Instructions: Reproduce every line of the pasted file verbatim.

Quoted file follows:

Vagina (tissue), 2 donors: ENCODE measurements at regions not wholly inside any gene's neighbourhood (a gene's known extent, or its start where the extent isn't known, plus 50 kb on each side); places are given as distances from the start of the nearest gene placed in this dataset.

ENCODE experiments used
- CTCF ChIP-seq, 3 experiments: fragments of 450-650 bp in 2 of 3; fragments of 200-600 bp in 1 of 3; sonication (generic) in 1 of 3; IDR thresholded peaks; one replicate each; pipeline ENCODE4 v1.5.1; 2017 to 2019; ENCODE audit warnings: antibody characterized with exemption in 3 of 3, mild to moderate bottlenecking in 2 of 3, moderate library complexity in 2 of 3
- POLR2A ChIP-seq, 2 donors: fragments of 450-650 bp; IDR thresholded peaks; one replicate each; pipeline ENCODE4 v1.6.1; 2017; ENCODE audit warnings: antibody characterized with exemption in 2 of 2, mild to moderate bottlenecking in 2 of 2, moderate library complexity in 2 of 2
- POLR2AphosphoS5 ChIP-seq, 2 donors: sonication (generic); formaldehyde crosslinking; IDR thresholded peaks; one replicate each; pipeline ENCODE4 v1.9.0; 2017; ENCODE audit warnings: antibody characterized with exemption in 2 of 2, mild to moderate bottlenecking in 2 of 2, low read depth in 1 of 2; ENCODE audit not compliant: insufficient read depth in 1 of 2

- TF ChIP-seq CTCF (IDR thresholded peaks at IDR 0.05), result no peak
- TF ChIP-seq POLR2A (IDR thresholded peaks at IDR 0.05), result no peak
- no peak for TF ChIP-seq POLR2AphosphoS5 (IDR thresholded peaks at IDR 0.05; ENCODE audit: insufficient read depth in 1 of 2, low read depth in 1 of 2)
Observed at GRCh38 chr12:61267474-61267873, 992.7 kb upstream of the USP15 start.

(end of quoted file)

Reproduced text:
Vagina (tissue), 2 donors: ENCODE measurements at regions not wholly inside any gene's neighbourhood (a gene's known extent, or its start where the extent isn't known, plus 50 kb on each side); places are given as distances from the start of the nearest gene placed in this dataset.

ENCODE experiments used
- CTCF ChIP-seq, 3 experiments: fragments of 450-650 bp in 2 of 3; fragments of 200-600 bp in 1 of 3; sonication (generic) in 1 of 3; IDR thresholded peaks; one replicate each; pipeline ENCODE4 v1.5.1; 2017 to 2019; ENCODE audit warnings: antibody characterized with exemption in 3 of 3, mild to moderate bottlenecking in 2 of 3, moderate library complexity in 2 of 3
- POLR2A ChIP-seq, 2 donors: fragments of 450-650 bp; IDR thresholded peaks; one replicate each; pipeline ENCODE4 v1.6.1; 2017; ENCODE audit warnings: antibody characterized with exemption in 2 of 2, mild to moderate bottlenecking in 2 of 2, moderate library complexity in 2 of 2
- POLR2AphosphoS5 ChIP-seq, 2 donors: sonication (generic); formaldehyde crosslinking; IDR thresholded peaks; one replicate each; pipeline ENCODE4 v1.9.0; 2017; ENCODE audit warnings: antibody characterized with exemption in 2 of 2, mild to moderate bottlenecking in 2 of 2, low read depth in 1 of 2; ENCODE audit not compliant: insufficient read depth in 1 of 2

- TF ChIP-seq CTCF (IDR thresholded peaks at IDR 0.05), result no peak
- TF ChIP-seq POLR2A (IDR thresholded peaks at IDR 0.05), result no peak
- no peak for TF ChIP-seq POLR2AphosphoS5 (IDR thresholded peaks at IDR 0.05; ENCODE audit: insufficient read depth in 1 of 2, low read depth in 1 of 2)
Observed at GRCh38 chr12:61267474-61267873, 992.7 kb upstream of the USP15 start.